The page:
A bump in the night
As many Cabinet members returned home last night to lick their wounds or crack open the Moet, more junior Conservatives were in for a restless night, as promotions and demotions continued to trickle in late into the morning.
Amongst the movers this morning were Kemi Badenoch MP, who left her previous role as Exchequer Secretary to the Treasury to become Minister of State at MHCLG and FCDO. Also joining the FCDO as a Minister of State was Amanda Milling MP, after being ousted as Co-Chair of the Conservative Party. Rather popular Minister of State Greg Hands made the jump from International Trade to BEIS.
Meanwhile, casualties continued to flow from MHCLG, the Department of Education and DCMS, the arenas of some of the more surprising Cabinet level reshuffles. Luke Hall, Nick Gibb and Caroline Dineage respectively were among the Ministers from these departments to be returned to the backbenches.
This week’s reshuffle has been surprising, not just for its removal of more popular Cabinet members such as Robert Buckland, but also its timing. With the Spending Review and COP26 just weeks away and more pressing policy decisions such as cuts to Universal Credit round the corner, shaking up the status quo now seems a bizarre, if not unwise, decision.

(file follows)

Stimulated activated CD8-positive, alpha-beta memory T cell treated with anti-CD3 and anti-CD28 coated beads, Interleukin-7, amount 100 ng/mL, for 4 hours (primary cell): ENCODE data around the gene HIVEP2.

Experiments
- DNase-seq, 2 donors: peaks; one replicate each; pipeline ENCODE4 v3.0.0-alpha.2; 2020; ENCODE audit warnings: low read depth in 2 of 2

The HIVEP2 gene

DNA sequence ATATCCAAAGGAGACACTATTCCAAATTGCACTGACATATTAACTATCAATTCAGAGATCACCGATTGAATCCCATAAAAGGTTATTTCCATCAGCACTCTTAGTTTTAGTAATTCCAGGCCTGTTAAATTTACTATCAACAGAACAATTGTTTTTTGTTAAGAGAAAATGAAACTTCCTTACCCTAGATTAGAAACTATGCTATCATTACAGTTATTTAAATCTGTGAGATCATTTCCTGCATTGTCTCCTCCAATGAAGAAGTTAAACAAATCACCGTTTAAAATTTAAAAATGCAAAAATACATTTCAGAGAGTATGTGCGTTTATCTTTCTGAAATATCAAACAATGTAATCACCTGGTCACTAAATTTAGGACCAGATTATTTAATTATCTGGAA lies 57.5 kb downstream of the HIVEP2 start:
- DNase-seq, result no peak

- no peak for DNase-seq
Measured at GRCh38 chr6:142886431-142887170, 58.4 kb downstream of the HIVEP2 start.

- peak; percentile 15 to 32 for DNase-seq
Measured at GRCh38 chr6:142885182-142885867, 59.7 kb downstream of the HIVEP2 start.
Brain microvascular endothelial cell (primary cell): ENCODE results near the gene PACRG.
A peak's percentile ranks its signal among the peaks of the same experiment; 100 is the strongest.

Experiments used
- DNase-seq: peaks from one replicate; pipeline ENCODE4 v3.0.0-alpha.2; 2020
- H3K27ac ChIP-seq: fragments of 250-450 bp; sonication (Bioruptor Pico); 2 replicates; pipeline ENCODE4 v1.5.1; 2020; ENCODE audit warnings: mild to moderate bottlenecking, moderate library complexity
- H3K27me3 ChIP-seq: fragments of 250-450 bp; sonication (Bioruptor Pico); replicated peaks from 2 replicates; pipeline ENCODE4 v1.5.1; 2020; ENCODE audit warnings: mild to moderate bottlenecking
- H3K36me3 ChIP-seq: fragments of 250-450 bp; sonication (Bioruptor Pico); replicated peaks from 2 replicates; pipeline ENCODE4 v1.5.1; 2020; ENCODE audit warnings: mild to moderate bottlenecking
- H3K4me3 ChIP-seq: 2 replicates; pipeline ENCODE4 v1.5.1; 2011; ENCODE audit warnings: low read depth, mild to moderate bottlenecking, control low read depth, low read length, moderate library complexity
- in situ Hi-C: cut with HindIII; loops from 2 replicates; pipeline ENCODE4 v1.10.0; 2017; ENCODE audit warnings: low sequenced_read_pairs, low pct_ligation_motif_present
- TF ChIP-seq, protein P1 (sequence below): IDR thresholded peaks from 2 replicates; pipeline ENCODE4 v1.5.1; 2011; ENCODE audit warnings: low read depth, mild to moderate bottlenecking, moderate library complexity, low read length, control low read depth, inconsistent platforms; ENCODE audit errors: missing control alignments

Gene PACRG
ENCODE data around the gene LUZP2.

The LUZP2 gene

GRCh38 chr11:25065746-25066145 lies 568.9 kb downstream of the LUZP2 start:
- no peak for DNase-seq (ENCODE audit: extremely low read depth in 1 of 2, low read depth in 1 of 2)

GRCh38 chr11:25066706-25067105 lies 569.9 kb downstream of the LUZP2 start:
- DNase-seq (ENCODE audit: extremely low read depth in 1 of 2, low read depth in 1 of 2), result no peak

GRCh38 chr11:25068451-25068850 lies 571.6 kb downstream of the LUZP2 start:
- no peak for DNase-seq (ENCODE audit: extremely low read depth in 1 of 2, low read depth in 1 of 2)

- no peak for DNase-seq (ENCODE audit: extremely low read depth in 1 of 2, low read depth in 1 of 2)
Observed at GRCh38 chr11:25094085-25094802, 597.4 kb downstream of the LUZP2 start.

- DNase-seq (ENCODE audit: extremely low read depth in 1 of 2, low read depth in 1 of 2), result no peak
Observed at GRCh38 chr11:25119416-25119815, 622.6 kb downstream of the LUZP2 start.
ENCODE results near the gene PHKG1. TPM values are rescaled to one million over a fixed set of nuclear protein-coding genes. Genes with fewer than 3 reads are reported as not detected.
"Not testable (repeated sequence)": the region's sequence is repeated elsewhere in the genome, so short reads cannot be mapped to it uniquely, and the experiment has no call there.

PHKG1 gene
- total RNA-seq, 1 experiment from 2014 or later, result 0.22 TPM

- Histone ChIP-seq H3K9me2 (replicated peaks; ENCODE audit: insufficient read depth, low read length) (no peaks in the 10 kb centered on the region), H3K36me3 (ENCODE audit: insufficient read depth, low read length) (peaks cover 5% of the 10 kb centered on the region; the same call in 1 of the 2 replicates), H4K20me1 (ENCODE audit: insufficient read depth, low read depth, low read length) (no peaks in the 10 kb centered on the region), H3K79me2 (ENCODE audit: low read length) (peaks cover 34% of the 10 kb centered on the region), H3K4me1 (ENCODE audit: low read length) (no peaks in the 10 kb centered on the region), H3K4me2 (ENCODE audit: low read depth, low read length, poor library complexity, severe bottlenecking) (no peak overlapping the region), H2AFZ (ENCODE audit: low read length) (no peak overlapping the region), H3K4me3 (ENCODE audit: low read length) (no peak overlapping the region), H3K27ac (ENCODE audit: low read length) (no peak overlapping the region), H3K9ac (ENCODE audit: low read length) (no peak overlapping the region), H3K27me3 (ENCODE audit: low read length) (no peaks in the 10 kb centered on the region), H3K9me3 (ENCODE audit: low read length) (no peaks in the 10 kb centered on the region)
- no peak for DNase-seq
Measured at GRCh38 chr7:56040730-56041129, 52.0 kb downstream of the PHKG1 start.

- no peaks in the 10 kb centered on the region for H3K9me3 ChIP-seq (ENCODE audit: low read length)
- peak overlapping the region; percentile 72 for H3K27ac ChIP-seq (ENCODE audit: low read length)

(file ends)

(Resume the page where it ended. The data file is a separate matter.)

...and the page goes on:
Some pundits have taken the reshuffle’s timing to compare it to Margaret Thatcher’s 1981 ‘purge of the wets’ – a show of authority after 18 months of U-turns and stays of executions dictated by the pandemic. But this shake-up isn’t so much concerned with delivering policy as it is about how that policy is being delivered.
With departments having already submitted their funding applications for October’s Spending Review, essentially dictating the next three years of policy direction, new Ministers will have less of a job getting their heads around the intricacies of their briefs than working out how to sell them. Think an episode of The Apprentice, where a businesswoman owning a confectionary shop gets flown to South Africa to market a tour of the Serengeti.
In this light, it is no coincidence that at first glance, Boris Johnson’s promotions and demotions list could have been copy and pasted off Conservative Home’s weekly opinion poll. Johnson will be hoping to demonstrate to party members ahead of conference that he is listening, and more widely to the public that he is ready for a fresh start.
With the reshuffle continuing to make its way down the ranks, one senior aide has explained that the decisions taken have been to reward loyalty and delivery. That might explain why any new MPs, including those in the much-lauded Red Wall, have failed to make a splash this time round. In any case, if this criteria turns out to be true, Matt Hancock will breathe a sigh of relief that he took an early retirement.